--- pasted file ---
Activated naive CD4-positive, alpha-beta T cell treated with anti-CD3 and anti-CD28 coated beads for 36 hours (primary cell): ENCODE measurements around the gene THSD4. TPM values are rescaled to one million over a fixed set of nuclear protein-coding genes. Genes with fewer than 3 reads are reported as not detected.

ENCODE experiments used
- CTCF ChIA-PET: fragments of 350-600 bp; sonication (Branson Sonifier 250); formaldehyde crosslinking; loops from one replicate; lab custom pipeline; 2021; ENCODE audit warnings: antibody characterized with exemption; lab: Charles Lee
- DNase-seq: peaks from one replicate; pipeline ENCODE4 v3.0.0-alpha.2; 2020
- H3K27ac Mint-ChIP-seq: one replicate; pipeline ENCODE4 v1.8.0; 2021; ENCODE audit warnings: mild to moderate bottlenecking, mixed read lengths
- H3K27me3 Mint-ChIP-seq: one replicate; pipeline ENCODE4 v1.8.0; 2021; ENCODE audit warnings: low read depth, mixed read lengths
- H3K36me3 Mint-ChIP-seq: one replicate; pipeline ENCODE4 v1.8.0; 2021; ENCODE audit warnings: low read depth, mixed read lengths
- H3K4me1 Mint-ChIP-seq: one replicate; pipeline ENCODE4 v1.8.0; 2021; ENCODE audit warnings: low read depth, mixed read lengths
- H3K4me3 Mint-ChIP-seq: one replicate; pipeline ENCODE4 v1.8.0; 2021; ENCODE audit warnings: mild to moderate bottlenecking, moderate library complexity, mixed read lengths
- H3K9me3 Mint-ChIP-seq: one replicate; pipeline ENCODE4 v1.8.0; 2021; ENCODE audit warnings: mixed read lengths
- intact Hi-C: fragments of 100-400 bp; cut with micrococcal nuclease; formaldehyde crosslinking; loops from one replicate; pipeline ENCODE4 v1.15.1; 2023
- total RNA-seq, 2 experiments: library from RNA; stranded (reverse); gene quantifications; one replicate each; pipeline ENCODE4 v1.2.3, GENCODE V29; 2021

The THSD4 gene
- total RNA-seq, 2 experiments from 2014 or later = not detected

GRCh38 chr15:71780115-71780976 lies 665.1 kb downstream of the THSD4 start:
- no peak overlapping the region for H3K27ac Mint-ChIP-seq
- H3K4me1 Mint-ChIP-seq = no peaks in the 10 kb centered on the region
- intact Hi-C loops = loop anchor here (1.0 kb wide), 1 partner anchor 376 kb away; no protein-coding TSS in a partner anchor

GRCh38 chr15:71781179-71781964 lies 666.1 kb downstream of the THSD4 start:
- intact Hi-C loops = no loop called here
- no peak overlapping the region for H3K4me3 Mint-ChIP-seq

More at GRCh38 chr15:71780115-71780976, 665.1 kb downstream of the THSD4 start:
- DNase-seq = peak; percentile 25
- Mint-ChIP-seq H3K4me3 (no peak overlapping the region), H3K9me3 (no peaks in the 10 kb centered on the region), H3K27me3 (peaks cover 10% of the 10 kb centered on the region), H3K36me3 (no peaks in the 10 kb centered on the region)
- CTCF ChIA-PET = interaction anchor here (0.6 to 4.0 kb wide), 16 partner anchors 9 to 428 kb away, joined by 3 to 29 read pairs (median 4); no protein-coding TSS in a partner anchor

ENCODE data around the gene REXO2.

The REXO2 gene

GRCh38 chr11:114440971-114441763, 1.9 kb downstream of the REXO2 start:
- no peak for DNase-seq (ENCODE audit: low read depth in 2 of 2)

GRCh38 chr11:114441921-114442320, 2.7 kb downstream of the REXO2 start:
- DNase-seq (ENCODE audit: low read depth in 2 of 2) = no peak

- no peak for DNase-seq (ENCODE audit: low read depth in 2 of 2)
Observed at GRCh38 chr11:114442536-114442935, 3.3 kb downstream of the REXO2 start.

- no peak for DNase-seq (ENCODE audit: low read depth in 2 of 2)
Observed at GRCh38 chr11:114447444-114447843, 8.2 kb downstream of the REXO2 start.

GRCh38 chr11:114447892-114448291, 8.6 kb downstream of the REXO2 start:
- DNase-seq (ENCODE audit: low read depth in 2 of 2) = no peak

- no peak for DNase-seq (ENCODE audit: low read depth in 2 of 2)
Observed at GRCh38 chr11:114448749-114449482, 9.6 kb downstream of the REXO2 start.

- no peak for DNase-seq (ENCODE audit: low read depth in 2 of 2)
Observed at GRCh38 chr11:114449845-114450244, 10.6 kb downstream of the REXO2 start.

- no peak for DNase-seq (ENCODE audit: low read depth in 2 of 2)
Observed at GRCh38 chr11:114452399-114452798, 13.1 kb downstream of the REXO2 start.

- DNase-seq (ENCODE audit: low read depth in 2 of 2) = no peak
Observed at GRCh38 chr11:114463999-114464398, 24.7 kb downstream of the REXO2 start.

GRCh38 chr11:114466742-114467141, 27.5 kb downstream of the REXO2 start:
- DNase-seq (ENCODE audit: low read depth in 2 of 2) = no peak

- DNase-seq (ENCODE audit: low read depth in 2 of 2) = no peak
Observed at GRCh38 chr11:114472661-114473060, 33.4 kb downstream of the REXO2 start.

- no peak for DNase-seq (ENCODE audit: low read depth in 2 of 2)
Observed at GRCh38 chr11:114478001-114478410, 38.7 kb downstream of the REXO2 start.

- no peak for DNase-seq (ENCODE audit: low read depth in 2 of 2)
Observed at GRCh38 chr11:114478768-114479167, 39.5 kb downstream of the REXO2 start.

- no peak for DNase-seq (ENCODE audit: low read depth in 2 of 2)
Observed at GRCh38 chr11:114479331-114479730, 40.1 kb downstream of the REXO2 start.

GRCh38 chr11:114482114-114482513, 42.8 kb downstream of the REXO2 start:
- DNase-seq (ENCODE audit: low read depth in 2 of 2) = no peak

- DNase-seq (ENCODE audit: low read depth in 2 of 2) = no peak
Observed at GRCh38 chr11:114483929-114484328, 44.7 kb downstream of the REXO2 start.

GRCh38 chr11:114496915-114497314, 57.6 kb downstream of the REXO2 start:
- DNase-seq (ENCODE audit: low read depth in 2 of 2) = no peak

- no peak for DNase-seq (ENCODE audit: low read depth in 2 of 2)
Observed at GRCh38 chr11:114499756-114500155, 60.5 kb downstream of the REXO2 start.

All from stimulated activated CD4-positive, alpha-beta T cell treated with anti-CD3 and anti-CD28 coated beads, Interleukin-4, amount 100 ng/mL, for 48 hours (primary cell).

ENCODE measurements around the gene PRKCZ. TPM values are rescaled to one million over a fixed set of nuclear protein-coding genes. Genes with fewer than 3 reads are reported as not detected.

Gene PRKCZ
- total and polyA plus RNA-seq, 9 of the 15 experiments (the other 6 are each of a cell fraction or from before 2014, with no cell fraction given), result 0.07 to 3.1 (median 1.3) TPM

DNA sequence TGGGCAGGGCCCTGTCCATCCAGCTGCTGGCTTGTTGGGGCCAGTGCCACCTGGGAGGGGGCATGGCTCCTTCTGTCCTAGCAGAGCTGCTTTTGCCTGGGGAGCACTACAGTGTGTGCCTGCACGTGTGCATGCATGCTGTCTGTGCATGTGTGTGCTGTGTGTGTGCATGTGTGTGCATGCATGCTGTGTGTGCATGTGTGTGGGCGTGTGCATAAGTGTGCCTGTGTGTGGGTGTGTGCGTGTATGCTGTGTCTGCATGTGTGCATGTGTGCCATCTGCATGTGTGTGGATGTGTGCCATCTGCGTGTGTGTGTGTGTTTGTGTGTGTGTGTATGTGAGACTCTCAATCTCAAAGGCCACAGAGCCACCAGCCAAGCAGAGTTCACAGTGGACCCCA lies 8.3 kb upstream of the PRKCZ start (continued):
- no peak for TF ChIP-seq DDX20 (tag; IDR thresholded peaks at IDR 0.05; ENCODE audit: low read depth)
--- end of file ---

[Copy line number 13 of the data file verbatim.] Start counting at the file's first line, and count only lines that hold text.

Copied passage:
The THSD4 gene